Nordea Money Flows Questioned as Browder Seeks Nordic Probes

(Bloomberg) -- Nordea Bank Abp, Scandinavia’s biggest lender, now risks being dragged into a money laundering scandal that has rocked the Nordic and Baltic region.

Bill Browder, the U.K.-based investor tracking dirty money flows out of Russia, has filed complaints with Nordic prosecutors alleging he can pinpoint 365 Nordea accounts in Sweden, Denmark, Finland and Norway that received $175 million from shell companies set up to launder money and evade taxes from 2007 into 2013.

Nordea Money Flows Questioned as Browder Seeks Nordic Probes

“Any decent due diligence would have caught this stuff,” Browder said in an interview this week. “There’s strong suspicion of money laundering there based on this information, and we’re asking law enforcement to investigate.”

Nordea, which moved its headquarters to Helsinki from Stockholm on Oct. 1, said that it was “aware” of Browder’s report and works closely with relevant authorities in the countries where it operates. Nordea shares dropped as much as 4.5 percent on Wednesday, and are down 14 percent this year.

While it can’t comment on individual customers because of banking secrecy rules, Nordea said it has “during the last years invested heavily in strengthening its resources to counter money laundering and other forms of financial crime across all countries where we operate.”

Though dwarfed by allegations against Danske Bank A/S, the region’s second-largest bank, the complaints could escalate the money-laundering scandal racking the Nordic region by drawing in its largest financial institution.

Browder also played a key role in the pressure that has built on Danske Bank, which now faces investigations in five countries, including in the U.S., after concluding that a large part of 200 billion euros ($231 billion) in transactions that flowed through an Estonian unit over a nine-year period were suspicious. Its chief executive officer resigned earlier this month and the bank’s shares have plunged more than 40 percent this year.

In an interview earlier this month, Nordea Chief Risk Officer Julie Galbo said she couldn’t rule out that the bank had been used to launder money, but pointed out that Nordea has beefed up monitoring and rid itself of risky portfolios since being fined by Swedish authorities three years ago.

The allegations against Nordea are the latest in a string of money laundering scandals that has lawmakers calling for tougher sanctions against banks and a stronger, European-wide system. While non-European banks have also been implicated and violated sanctions, “European banks appear over-represented in such cases,” S&P Global Ratings said in an Oct. 16 review.

According to Browder’s complaint, gleaned from information in other court cases, the fake companies that sent money to Nordea were drawing on accounts they had at Danske’s Estonian branch and Lithuania-based Ukio Bank. The shell companies then either funneled the money into accounts elsewhere or used it on both fake and real products and services, including furs, furniture and computer equipment.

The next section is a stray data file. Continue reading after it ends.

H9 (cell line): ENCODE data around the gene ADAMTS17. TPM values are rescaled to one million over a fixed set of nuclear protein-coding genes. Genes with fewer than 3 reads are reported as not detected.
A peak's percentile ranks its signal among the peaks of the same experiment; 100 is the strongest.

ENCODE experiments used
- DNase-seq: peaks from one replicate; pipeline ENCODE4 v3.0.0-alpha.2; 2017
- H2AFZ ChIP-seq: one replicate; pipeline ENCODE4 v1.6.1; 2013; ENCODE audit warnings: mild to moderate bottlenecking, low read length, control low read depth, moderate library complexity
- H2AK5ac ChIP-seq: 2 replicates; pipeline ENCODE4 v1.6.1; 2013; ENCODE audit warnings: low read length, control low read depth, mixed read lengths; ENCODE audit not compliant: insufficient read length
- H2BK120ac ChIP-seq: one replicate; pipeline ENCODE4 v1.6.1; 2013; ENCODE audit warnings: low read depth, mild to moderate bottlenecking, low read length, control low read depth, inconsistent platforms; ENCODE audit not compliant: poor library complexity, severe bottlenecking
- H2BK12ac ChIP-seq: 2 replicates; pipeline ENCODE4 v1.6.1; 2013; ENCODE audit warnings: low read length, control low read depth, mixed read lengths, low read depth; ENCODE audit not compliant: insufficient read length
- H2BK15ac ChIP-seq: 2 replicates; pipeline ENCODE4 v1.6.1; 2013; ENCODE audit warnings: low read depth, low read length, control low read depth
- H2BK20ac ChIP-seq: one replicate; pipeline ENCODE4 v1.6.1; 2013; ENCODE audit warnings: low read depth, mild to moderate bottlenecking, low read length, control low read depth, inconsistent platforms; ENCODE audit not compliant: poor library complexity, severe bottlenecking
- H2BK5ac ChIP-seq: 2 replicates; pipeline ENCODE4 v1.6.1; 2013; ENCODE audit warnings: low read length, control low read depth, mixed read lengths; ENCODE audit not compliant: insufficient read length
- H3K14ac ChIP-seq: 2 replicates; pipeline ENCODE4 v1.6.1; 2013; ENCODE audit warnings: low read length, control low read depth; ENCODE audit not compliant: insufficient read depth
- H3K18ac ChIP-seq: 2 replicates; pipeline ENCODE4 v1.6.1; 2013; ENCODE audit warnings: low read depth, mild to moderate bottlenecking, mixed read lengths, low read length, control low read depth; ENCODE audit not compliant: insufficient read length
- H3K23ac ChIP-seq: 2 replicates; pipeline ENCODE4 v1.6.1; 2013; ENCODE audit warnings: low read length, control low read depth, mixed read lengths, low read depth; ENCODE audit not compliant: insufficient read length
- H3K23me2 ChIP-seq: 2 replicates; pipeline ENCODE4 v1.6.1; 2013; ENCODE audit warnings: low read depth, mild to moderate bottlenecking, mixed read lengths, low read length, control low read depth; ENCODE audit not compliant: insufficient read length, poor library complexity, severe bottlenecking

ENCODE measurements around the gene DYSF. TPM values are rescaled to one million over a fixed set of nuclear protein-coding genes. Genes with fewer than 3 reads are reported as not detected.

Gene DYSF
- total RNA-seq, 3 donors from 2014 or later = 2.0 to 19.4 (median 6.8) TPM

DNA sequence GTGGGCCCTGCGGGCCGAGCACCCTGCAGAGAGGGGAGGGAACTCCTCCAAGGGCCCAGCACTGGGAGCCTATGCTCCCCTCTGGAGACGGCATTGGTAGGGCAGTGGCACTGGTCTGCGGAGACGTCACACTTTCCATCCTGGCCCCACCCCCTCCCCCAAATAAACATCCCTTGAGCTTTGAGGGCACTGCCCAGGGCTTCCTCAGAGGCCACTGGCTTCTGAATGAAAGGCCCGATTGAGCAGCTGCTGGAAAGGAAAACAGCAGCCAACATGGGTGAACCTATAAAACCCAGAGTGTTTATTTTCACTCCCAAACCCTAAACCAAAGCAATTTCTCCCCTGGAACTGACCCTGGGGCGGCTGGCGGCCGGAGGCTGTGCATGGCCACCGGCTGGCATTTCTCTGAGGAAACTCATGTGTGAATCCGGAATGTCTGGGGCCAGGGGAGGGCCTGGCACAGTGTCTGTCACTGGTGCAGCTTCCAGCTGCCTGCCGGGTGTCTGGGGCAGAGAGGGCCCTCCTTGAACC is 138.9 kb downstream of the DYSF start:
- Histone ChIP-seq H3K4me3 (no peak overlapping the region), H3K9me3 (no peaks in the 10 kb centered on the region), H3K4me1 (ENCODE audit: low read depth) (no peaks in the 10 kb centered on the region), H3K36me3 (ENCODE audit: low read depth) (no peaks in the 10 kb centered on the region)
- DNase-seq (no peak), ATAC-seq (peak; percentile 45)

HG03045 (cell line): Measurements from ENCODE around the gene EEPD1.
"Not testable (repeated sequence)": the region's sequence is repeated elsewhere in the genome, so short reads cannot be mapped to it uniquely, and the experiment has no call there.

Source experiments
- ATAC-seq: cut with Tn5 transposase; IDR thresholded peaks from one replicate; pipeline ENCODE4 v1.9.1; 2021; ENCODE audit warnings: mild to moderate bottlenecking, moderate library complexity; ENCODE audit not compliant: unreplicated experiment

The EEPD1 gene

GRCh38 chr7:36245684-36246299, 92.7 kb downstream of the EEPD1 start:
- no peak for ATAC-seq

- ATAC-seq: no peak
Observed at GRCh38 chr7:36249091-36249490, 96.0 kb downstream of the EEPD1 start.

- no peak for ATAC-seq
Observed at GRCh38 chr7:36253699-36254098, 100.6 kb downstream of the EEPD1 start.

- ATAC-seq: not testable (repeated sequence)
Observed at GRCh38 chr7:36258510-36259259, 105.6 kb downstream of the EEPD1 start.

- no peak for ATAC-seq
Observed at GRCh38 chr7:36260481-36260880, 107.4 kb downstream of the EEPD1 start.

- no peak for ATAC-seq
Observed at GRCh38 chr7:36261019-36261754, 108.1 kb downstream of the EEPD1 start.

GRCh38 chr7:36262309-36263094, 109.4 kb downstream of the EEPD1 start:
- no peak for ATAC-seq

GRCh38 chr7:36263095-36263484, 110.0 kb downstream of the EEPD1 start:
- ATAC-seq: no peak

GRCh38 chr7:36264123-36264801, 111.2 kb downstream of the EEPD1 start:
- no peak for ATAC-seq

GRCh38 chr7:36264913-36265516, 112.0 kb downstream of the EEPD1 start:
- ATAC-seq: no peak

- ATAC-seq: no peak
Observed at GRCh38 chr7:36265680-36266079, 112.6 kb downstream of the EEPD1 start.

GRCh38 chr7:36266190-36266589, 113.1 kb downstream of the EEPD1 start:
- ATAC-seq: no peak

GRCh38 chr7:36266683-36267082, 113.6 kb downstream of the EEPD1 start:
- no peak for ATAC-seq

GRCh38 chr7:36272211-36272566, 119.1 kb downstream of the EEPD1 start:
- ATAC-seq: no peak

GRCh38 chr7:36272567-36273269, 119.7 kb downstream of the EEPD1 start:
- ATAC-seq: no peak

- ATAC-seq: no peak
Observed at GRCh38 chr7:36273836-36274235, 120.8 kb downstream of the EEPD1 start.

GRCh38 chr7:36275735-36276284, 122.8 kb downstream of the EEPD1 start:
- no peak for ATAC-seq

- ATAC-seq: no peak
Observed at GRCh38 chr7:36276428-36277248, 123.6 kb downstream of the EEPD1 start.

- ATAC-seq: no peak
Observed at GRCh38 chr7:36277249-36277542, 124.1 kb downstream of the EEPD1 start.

The Baltic countries were simply “way stations” for illicit funds moving out of Russia, according to Browder. The investor has spent much of the last decade tracking down $230 million he says was laundered as part of an elaborate tax fraud uncovered by his attorney, Sergei Magnitsky, who died under suspicious circumstances in a Russian prison in 2009.

Danske Bank has closed the Estonia non-resident operations that were the hub of the laundering while Ukio Bank was declared bankrupt in 2013.

“It’s clear there was something deeply bent going on inside Danske Bank,” Browder said. “But we don’t know enough yet to make any conclusions about Nordea, which is one of the reasons” for asking prosecutors to investigate, he said.

The Nordea account holders in the four Nordic countries were both real businesses and fictitious companies and the complaint alleges that Nordea employees should have know what was going on. The “substantial” amount of accounts, the sophistication of transactions, the source of funds from Estonia and Lithuania from companies that conducted no business should have raised suspicions, it alleges.

Details from the Oct. 12 complaint:

  • 128 account holders at Ukio sent $151 million to 287 Nordea accounts in Denmark
  • 9 accounts at Ukio sent $9 million to 18 Nordea accounts in Norway
  • 16 accounts at Danske’s Estonian branch sent $15 million to 60 Nordea accounts in Sweden, Denmark and Finland

Browder has previously asked for an investigation into Nordea. In 2013, he asked the Danish State Prosecutor for Serious Economic and International Crime to probe two accounts that had received funds from Danske’s Estonian branch and Ukio. Denmark declined to investigate, according to the complaint.

Niklas Ahlgren, spokesman for Sweden’s Economic Crime Authority, said in an email that the agency is looking into who has the jurisdiction to look into Browder’s claims after which a decision will be made on whether to pursue an investigation.

Danish and Norwegian prosecutors also both acknowledged that they had received the complaint and would look into whether further action is needed. Danish authorities are already investigating Nordea, after the Danish FSA reported the bank to police in 2016 for possible laundering breaches.

Finland’s National Bureau of Investigation said it hasn’t yet received a request to investigate, but Browder has said he would be filing a complaint in Finland soon.

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